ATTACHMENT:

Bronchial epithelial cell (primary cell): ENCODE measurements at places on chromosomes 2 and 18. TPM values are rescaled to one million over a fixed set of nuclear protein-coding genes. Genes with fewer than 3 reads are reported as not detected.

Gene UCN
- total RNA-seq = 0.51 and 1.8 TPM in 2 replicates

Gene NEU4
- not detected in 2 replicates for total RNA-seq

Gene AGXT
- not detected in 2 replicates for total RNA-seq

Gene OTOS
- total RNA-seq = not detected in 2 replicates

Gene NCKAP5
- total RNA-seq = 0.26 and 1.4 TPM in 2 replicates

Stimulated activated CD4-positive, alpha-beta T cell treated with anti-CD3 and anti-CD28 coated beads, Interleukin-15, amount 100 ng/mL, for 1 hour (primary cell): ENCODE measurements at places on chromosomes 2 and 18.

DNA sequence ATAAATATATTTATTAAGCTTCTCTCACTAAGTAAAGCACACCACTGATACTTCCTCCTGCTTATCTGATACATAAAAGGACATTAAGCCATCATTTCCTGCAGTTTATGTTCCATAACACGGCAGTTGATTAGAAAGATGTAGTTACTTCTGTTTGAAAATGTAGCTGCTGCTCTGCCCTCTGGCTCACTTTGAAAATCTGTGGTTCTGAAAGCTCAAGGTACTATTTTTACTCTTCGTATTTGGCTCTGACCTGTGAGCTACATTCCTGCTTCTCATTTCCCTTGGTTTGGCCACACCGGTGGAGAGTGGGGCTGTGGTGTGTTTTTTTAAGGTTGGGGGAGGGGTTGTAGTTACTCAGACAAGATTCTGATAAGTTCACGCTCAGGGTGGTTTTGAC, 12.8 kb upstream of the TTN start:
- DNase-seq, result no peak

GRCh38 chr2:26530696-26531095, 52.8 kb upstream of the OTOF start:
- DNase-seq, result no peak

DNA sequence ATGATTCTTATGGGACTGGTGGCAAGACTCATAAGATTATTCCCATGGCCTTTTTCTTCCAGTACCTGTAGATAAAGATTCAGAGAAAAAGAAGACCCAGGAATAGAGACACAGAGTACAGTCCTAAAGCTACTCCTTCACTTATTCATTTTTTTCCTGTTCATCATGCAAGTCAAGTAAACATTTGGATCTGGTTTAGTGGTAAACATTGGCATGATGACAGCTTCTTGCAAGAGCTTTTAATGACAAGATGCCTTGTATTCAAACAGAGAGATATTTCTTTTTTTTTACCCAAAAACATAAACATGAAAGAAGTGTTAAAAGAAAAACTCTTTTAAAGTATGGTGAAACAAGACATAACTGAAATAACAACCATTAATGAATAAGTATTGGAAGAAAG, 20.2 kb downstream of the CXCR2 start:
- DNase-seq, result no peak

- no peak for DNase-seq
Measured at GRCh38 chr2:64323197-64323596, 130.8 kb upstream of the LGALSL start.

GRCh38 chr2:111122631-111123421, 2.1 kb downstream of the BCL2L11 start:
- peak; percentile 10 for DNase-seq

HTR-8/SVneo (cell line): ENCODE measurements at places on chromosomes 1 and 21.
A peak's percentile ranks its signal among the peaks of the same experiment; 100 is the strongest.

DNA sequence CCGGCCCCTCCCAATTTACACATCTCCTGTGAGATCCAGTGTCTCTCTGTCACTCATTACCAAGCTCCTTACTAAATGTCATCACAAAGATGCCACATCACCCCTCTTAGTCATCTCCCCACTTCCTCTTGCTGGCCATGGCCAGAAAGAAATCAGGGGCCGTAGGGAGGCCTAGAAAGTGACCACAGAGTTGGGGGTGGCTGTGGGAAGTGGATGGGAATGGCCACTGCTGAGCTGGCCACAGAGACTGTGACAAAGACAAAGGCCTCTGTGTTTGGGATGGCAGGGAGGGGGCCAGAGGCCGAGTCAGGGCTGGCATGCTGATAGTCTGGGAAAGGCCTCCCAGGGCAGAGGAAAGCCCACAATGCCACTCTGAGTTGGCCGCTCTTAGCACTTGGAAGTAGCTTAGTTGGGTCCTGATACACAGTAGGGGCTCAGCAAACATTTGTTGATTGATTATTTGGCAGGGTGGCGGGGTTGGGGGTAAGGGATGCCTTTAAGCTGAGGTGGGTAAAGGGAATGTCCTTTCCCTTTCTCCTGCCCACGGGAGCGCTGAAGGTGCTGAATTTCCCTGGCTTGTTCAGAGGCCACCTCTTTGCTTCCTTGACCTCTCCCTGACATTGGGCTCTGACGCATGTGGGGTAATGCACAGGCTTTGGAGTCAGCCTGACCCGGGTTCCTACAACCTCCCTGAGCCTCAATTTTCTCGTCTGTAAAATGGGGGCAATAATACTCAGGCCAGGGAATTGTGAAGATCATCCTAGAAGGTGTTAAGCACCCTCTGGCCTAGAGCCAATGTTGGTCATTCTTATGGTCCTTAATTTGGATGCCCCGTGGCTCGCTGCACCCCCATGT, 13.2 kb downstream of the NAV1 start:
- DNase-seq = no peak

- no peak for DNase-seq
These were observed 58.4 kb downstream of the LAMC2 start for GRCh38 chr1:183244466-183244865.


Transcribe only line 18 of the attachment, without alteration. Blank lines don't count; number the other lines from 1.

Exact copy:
- DNase-seq, result no peak